I finished Love Letters to the Dead by Ava Dellaira on a plane. Not a good idea. Tears were streaming down my face as I sobbed out loud through the last pages of this young adult novel. My fellow passengers at the start of a nine-hour flight to London thought I was demented and kept their distance from me the remainder of the long trip. Actually, now that I think about it that was not such a bad thing. So Love Letters to the Dead not only moved me, but also saved me … in a way. No one disturbed me with mindless chatter for the entire flight.
The “letters” started as an English class assignment in the protagonist’s new high school. Students were assigned to write a letter to someone who had died – it didn’t have to be someone they knew personally. Laurel wrote hers to Kurt Cobain. She talked to him about her older sister, May, who was gone. Laurel had moved to a different high school, away from everyone that had known May. She was a freshman. She didn't turn in that letter to Kurt Cobain, but she continued to write more letters. She not only wrote to Kurt Cobain. She also wrote to Judy Garland, Amelia Earhart, Janis Joplin, Jim Morrison, Amy Winehouse, Heath Ledger, E.E. Cummings, and others. Her older sister had been her idol, perfect in her eyes. During the course of the school year and the letters, Laurel comes to understand more about her sister and heal from the loss of her only sibling.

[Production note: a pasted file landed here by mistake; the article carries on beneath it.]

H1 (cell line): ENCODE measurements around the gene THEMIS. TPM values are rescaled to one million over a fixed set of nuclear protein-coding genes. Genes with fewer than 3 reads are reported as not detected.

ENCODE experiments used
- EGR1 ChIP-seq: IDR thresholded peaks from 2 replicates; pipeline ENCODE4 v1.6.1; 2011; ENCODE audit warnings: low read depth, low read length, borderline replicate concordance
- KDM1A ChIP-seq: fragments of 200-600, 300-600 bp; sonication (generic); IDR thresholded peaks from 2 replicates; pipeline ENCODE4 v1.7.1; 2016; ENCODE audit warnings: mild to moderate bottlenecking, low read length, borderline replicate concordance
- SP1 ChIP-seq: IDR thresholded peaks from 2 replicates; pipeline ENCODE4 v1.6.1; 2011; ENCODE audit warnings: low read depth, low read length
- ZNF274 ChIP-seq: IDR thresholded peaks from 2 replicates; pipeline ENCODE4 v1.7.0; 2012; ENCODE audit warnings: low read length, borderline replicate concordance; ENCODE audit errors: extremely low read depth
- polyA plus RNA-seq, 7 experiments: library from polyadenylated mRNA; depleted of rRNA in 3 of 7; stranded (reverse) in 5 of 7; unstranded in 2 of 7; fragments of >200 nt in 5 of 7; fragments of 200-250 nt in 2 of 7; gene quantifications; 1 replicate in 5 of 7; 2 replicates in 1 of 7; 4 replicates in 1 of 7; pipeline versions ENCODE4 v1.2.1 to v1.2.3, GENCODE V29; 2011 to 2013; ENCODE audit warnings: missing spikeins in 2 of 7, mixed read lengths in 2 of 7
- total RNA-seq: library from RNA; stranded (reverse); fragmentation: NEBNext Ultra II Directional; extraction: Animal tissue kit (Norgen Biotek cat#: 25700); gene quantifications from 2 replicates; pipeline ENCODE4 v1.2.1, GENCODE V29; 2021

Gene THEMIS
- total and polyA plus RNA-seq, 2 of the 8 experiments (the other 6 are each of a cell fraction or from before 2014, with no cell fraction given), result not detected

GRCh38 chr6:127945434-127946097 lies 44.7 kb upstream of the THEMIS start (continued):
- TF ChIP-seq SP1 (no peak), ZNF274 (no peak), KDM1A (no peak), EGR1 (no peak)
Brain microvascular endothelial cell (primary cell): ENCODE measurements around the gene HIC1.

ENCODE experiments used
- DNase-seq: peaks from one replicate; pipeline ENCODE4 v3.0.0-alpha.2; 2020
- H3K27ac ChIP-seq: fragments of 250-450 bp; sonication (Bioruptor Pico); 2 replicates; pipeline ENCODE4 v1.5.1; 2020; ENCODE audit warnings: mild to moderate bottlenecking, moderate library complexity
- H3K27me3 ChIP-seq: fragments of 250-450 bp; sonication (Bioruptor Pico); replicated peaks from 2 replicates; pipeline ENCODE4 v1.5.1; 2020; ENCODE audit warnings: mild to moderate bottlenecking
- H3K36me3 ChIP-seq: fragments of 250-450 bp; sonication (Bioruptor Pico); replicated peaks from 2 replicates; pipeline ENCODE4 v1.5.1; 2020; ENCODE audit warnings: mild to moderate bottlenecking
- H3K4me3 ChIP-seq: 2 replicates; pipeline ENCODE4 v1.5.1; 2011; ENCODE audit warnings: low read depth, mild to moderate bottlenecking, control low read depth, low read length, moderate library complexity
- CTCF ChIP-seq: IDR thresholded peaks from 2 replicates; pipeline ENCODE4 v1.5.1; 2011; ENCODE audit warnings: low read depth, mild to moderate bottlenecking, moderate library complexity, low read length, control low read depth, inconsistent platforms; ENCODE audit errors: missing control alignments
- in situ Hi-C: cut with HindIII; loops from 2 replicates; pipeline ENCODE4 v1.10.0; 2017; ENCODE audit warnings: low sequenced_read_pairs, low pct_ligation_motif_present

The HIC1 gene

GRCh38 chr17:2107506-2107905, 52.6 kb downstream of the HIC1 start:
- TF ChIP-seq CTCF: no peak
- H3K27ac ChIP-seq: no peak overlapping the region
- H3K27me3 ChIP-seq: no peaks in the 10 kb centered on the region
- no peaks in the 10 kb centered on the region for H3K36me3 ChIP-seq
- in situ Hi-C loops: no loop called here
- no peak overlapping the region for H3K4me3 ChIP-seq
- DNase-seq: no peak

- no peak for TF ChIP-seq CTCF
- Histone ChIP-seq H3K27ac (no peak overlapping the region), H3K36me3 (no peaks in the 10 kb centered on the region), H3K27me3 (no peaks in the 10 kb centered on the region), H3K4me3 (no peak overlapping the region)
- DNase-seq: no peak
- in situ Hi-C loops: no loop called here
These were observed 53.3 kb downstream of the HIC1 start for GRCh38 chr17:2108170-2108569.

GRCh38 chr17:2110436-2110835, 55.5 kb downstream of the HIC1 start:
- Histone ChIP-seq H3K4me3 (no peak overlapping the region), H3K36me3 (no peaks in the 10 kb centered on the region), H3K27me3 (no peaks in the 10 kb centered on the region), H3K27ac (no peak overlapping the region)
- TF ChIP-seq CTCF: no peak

The book uses a wonderful framework as the writer explores the lives of people who died young. It also shows a teenage girl learning how to live in the world. At one point Laurel writes, “…maybe what growing up really means is knowing that you don’t have to just be a character, going whichever way the story says. It's knowing you can be the author instead.” The book is engaging and emotional. Like I said earlier, it made me cry. Hard. The book would make a great movie, and has already been optioned for film. So read it before the movie comes out!